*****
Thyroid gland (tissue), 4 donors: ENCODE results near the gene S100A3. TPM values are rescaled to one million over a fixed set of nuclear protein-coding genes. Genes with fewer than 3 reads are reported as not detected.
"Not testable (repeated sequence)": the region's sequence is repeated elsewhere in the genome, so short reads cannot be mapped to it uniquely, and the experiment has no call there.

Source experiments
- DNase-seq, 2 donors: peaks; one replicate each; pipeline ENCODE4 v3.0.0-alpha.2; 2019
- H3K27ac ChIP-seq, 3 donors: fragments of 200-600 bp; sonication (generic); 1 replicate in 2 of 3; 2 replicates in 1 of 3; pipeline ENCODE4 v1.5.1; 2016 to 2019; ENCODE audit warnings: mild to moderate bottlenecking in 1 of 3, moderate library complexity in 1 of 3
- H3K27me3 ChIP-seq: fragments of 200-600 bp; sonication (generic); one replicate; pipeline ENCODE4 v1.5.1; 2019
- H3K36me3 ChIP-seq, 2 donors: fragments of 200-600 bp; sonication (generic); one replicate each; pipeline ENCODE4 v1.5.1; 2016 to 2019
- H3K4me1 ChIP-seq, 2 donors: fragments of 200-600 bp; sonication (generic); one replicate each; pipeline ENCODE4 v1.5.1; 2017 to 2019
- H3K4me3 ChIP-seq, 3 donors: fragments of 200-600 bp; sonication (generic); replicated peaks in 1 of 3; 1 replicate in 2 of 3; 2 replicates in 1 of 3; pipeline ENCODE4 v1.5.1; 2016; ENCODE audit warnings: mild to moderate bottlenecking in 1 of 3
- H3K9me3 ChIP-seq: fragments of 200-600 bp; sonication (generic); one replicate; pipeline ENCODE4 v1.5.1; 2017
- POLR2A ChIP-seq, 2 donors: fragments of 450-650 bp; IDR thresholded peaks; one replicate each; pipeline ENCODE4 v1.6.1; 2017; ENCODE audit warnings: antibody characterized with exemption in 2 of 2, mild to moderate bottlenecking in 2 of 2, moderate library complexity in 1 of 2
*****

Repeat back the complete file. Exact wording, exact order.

Thyroid gland (tissue), 4 donors: ENCODE results near the gene S100A3. TPM values are rescaled to one million over a fixed set of nuclear protein-coding genes. Genes with fewer than 3 reads are reported as not detected.
"Not testable (repeated sequence)": the region's sequence is repeated elsewhere in the genome, so short reads cannot be mapped to it uniquely, and the experiment has no call there.

Source experiments
- DNase-seq, 2 donors: peaks; one replicate each; pipeline ENCODE4 v3.0.0-alpha.2; 2019
- H3K27ac ChIP-seq, 3 donors: fragments of 200-600 bp; sonication (generic); 1 replicate in 2 of 3; 2 replicates in 1 of 3; pipeline ENCODE4 v1.5.1; 2016 to 2019; ENCODE audit warnings: mild to moderate bottlenecking in 1 of 3, moderate library complexity in 1 of 3
- H3K27me3 ChIP-seq: fragments of 200-600 bp; sonication (generic); one replicate; pipeline ENCODE4 v1.5.1; 2019
- H3K36me3 ChIP-seq, 2 donors: fragments of 200-600 bp; sonication (generic); one replicate each; pipeline ENCODE4 v1.5.1; 2016 to 2019
- H3K4me1 ChIP-seq, 2 donors: fragments of 200-600 bp; sonication (generic); one replicate each; pipeline ENCODE4 v1.5.1; 2017 to 2019
- H3K4me3 ChIP-seq, 3 donors: fragments of 200-600 bp; sonication (generic); replicated peaks in 1 of 3; 1 replicate in 2 of 3; 2 replicates in 1 of 3; pipeline ENCODE4 v1.5.1; 2016; ENCODE audit warnings: mild to moderate bottlenecking in 1 of 3
- H3K9me3 ChIP-seq: fragments of 200-600 bp; sonication (generic); one replicate; pipeline ENCODE4 v1.5.1; 2017
- POLR2A ChIP-seq, 2 donors: fragments of 450-650 bp; IDR thresholded peaks; one replicate each; pipeline ENCODE4 v1.6.1; 2017; ENCODE audit warnings: antibody characterized with exemption in 2 of 2, mild to moderate bottlenecking in 2 of 2, moderate library complexity in 1 of 2